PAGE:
LOS ANGELES — As the second record-breaking heat wave of the season seizes the Southwest, experts warn that this summer's historic hot spells are digging into America's pocketbook.
"The biggest impact on the economy is the human toll associated with heat-related mortality and illness," said Alex Barron, assistant professor of environmental science and policy at Smith College.
High temperatures Tuesday broke daily records in parts of Southern California, where Death Valley hit 127 and Palm Springs reached 121, according to the National Weather Service. Phoenix's high (116) matched its record for the date. Experts say the odds are that these heat spells ― increasing in frequency and intensity ― are connected to long-term climate change.
"Global warming has put a very strong thumb on the scales," said Noah Diffenbaugh, a professor of earth system science at Stanford University. "Not every record heat event is influenced by global warming, but we’re getting close to that point."
When the physically vulnerable and frail fall ill as a result of heat spells, it affects health care spending, which already takes up nearly one-fifth of the American economy. The Natural Resources Defense Council, an environmental advocacy group, found the health-related costs of heat waves for much of the last decade reached $5.3 billion.
A recent study in the journal Nature Climate Change concluded that there's a strong correlation between rising temperature and increased suicide rates in the United States and Mexico.
Another heat-wave impact is that electricity becomes pricier as demand rises. Utility customers can spend billions of extra dollars during extreme weather events. "Heat waves increase cooling demands, thereby boosting electricity consumption to its highest value and testing the ability of the system to meet this demand," states a Spanish university study from 2017.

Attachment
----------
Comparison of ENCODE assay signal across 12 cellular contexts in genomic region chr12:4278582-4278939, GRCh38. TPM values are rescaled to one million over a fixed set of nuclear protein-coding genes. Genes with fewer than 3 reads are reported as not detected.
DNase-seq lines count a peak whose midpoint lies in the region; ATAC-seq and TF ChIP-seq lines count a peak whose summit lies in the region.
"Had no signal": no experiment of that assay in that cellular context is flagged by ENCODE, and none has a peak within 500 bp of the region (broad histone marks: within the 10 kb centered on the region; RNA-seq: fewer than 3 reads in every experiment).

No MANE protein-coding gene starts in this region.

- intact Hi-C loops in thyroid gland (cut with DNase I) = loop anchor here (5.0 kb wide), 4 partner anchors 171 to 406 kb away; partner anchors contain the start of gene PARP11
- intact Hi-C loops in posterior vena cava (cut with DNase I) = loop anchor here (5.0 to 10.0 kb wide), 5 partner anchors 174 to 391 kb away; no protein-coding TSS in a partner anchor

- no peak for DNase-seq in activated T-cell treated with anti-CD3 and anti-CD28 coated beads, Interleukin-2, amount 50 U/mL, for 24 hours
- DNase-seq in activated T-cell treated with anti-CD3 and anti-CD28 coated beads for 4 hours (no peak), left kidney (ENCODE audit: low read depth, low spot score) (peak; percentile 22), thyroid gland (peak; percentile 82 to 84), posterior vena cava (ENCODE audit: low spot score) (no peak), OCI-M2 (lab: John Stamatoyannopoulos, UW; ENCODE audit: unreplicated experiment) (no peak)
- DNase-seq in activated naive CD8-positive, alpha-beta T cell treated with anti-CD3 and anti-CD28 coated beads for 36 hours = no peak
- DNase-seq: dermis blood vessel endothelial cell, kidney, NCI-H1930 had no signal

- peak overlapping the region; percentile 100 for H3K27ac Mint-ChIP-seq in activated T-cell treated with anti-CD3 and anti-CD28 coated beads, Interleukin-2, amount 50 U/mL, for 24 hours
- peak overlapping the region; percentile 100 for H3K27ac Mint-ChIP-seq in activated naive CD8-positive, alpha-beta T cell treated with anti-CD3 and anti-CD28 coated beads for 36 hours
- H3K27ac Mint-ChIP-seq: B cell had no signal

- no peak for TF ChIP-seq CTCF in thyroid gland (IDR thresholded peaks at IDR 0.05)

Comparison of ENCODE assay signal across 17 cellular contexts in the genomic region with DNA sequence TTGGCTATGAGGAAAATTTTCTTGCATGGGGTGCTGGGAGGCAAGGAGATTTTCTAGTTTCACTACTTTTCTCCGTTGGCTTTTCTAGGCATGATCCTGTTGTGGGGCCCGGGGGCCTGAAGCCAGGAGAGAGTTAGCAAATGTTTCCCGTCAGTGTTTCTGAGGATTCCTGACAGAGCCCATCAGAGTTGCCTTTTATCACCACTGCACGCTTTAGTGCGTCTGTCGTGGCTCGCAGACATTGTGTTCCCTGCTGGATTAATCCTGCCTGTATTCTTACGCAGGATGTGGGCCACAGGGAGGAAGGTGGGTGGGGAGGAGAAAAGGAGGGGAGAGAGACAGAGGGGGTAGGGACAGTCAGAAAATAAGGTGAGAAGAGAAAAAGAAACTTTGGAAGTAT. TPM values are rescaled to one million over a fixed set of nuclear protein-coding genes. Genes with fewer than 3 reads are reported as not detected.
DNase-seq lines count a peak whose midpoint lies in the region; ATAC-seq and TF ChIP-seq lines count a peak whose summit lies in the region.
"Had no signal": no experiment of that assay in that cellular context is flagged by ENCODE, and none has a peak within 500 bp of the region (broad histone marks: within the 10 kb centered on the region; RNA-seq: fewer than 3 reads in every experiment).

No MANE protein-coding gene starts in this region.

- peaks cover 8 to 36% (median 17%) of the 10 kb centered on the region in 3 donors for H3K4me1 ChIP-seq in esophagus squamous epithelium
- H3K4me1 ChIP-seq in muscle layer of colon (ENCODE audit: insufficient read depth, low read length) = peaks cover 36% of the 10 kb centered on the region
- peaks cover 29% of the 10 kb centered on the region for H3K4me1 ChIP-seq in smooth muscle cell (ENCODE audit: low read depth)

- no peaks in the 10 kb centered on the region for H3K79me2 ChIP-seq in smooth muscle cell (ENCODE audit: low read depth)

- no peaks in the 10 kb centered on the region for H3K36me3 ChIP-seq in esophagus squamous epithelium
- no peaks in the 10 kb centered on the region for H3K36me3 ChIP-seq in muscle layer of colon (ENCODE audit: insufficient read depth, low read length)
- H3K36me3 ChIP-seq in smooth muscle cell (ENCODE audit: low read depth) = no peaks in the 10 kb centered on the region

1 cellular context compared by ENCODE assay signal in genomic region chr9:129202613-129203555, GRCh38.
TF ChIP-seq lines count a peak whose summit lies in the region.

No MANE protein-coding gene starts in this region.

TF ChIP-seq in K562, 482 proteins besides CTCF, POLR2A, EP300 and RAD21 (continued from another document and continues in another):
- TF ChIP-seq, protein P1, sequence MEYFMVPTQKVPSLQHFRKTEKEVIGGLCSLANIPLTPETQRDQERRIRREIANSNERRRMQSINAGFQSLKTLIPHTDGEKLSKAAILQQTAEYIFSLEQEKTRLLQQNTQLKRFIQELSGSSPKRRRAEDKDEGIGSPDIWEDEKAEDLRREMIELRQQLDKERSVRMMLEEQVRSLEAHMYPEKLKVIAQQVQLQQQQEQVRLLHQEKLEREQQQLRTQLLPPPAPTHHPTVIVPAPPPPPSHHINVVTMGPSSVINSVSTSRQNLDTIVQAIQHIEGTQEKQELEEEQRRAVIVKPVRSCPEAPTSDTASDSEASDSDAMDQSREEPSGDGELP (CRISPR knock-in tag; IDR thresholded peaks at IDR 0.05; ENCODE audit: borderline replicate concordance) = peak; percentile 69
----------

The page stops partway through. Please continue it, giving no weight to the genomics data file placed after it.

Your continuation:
Worker productivity decreases during heat waves. Studies show the slowdown is particularly acute in outdoor industries such as construction, but experts say even office workers take it easier on scorching days.
"When it’s really hot outside your first hour in the office is significantly less productive," said Trevor Houser, co-director of the Climate Impact Lab.
Farm states, California principally among them, can experience devastating crop losses due to scorching temperatures. A 2016 study from a University of British Columbia researcher found that drought and heat waves knocked out nearly a tenth of the world's cereal production between 1964 and 2007.
"Not only are crops suffering, but the people harvesting them are also suffering," said Barron, of Smith College. "It has a real human cost."
Even tourism is affected when planes are grounded because it's just too hot to fly. Last week aircraft maker Bombardier announced that the Federal Aviation Administration is now allowing two of its models to take off when it's as hot as 122 degrees on the ground.
The knowledge that extreme heat costs everyone, and that it's likely to intensify in the years to come, means that governments will have to plan to spend more.
"A lot of our systems and infrastructure were built for an older climate," says Stanford's Diffenbaugh. "The good news is we have opportunities to catch up and get ahead."